Main Menu Lists

Clothes

Zero-Waste options:


Second hand and Vintage (Irish) Shops:


Clothes Swap & Sell sites:

Do a google search for clothes swap events in your local area.


Repair clothes:


Upcycle your clothes:


Rent (women’s clothing):


Buy New:

  • Capsule Wardrobe:
    • If you don’t like the idea of buying second hand clothing, then keep your wardrobe simple, buy only what you need, wear it for as long as you can and keep it in good repair.
    • You’ll find lots of information on the ‘capsule wardrobe‘ online.
  • Fabrics:
    • Cotton, linen and hemp can all be composted at end of life, as long as there are no synthetic fibres in the mix. Remove all tags, beads, buttons, zips, decorative items, etc. and cut the fabric into small pieces.
    • If possible, avoid synthetic fibres such as polyester, nylon, and acrylic, as recent studies have shown that these give off thousands of tiny plastic microfibres when they are washed. 
  • Made in Ireland:
  • Irish shops:
  • UK:
    • Rapanui – circular economy, clothes can be sent back to the company for upcycling.
    • Baukjen – sustainable clothing – based in UK, delivers to Ireland and the EU.
  • EU:
    • MUD Jeans – recycled jeans, circular economy, sustainability
    • Nu-In – based in Portugal – most or all clothes made from recycled textiles.
    • Rifo – based in Italy – clothes made from other recycled clothes
  • Apps:
    • Renoon – app that lets you shop based on sustainability criteria that you select – select ‘Closing the Loop’ to see brands that adhere to Circular standards.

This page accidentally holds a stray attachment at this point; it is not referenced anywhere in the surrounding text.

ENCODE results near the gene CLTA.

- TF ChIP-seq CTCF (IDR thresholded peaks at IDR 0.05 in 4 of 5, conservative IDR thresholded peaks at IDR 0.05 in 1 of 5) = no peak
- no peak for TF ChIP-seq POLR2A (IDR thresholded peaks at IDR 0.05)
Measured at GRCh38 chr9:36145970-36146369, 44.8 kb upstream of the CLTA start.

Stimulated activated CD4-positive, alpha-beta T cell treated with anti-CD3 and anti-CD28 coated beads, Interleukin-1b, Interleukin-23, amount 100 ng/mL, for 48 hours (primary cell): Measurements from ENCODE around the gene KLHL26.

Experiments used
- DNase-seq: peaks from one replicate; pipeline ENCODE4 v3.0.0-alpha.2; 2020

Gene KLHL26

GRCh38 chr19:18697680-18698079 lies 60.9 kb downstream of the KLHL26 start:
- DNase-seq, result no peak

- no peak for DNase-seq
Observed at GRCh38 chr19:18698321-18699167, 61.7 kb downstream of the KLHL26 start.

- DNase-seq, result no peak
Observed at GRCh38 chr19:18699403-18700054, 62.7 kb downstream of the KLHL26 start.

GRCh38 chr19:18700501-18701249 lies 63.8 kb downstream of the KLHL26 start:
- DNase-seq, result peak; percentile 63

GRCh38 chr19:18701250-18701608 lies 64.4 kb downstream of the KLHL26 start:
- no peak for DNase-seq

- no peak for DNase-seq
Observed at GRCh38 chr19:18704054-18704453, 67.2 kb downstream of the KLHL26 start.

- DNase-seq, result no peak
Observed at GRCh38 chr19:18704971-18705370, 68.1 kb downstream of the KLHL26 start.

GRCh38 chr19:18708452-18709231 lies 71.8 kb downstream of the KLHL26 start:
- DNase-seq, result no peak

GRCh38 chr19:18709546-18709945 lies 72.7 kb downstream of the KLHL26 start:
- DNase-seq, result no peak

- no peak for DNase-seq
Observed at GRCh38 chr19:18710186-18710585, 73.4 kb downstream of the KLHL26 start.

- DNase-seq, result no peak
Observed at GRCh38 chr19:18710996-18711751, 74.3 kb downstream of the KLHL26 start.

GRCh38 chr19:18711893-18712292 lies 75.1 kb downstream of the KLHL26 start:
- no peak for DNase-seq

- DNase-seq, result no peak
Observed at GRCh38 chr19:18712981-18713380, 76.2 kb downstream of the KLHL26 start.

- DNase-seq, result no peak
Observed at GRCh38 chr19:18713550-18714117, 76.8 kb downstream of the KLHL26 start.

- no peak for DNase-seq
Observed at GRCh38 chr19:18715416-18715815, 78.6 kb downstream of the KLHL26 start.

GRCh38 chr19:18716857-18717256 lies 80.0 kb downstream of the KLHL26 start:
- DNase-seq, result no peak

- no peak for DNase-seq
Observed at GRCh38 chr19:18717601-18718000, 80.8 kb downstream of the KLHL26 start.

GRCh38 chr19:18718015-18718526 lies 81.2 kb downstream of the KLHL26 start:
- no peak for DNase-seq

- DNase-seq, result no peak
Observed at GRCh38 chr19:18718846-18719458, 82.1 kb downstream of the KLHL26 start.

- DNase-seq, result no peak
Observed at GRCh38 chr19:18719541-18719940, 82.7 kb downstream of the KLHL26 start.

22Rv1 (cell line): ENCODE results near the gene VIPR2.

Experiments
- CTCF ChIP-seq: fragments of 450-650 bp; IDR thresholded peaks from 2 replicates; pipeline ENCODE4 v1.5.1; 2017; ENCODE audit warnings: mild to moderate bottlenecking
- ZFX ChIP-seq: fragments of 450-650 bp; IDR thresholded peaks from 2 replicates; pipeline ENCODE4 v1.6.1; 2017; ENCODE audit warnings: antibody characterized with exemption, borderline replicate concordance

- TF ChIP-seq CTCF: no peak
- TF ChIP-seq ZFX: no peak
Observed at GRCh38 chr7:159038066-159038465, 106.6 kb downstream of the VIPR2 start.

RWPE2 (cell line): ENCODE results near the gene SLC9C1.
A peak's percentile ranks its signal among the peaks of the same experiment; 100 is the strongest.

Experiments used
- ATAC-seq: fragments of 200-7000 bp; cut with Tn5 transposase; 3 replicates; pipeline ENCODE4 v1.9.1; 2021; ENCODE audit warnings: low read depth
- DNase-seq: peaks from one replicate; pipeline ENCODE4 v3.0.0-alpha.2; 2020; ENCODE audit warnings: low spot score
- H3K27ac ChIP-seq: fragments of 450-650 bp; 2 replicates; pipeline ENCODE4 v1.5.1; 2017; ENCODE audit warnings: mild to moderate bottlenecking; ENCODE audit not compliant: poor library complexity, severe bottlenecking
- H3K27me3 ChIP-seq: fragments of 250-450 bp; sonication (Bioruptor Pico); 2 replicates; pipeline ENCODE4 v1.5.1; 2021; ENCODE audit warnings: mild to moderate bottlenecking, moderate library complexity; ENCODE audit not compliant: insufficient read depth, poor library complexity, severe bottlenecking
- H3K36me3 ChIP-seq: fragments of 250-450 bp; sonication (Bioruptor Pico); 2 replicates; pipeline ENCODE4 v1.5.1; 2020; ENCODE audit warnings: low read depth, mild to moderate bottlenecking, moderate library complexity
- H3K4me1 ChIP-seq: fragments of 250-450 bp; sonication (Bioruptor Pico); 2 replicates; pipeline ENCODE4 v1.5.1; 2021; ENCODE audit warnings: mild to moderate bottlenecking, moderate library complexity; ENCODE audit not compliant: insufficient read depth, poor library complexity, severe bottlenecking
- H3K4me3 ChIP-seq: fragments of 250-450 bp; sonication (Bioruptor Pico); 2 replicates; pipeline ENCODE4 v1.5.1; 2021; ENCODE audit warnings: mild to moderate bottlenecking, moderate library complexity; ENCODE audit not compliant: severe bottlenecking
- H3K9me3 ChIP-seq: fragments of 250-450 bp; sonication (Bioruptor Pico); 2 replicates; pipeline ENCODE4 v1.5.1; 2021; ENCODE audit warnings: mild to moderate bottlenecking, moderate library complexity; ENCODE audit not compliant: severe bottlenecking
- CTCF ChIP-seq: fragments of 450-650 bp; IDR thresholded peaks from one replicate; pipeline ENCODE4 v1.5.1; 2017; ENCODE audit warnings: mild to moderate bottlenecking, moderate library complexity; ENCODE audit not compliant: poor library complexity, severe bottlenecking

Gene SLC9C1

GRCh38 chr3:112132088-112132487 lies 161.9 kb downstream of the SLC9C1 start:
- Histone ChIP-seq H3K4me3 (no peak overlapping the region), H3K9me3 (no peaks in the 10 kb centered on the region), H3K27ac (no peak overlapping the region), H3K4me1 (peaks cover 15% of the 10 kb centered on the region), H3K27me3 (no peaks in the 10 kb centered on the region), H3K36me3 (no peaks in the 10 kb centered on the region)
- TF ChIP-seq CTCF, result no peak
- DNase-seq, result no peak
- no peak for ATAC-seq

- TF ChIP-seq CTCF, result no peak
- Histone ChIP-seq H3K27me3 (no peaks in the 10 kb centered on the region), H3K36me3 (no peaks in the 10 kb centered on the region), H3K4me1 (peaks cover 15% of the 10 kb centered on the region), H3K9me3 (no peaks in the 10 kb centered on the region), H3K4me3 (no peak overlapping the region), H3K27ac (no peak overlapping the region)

• Good on You – rates companies based on sustainabilty and ethics.


Clothes Hangers:

  • People often take them on Freecycle groups.
  • Charity shops are often in need of clothes hangers.
  • It is not clear that wire hangers can be recycled, so it is best to try to pass these on.

Knitting:

  • Knitting Yarn – recycling program.
  • Wool/yarn of any colour or size can be donated to Dermot Hegarty (phone/text 083 0905044). “My voluntary projects for 2022 is to crochet/knit a number of blankets or sofa/armchair throws, hats and scarves and donate it to Jack & Friends Centre For Autism in Bandon, County Cork.”


Bridal and formal wear:

Rental:

Buy and Sell:


End of life and recycling:

  • Rags:
    • Some charity shops accept unwearable clothes and sell them as rags. Contact the charity shop first, then mark your bag ‘Rags’.
    • Clothes that are in bad condition and cannot be repaired can be brought to your nearest civic amenity site: “Clothes and textiles that are not suitable for re-sale are recycled into carpet underlay felt, machine-wiping cloths or fibre filler for furniture.” (Source).
    • Liberty Recycling in Dublin sort the clothes and send unwearables to rag companies and mechanics.
  • Charity shops:
    • Note that clothes that cannot be sold by charity shops are often passed on to textile dealers who export them to developing countries. If they cannot be sold there they will most likely end up being dumped in rivers or open dumps. While it is good to support charity shops, you could also consider your local freecycle or clothes swap groups.
  • Clothing bins:
  • Composting:
    • Textiles made from natural fibres can be composted.
  • Return to seller:
    • Clothes bought on Zalando can be traded in via their website.
    • Some of the sellers listed in the ‘Buy New’ section above allow you to return clothes for recycling at end-of-life.


Textile Recycling (videos):

  • Clothes and textiles recling – video
  • Garment recycling – video
  • Denim recycling – video
  • Recycling fashion – video
  • Textile recycling – video
  • Plastic bottles recycled into polyester – video


Waste Statistics:

  • The textile industry has been a major polluter of rivers ever since its inception around the time of the Industrial Revolution.
  • Around 20% of the world’s industrial water pollution comes from the treatment and dyeing of textiles.
  • 350,000 tonnes of clothing end up in landfill each year in the UK – in the US it is 17 million tonnes.
  • Over 100 billion garments are produced worldwide each year.
  • Currently only 1% of all textile production is made using recycled materials.
  • ‘Fast fashion speeding towards environmental disaster’ – The Guardian.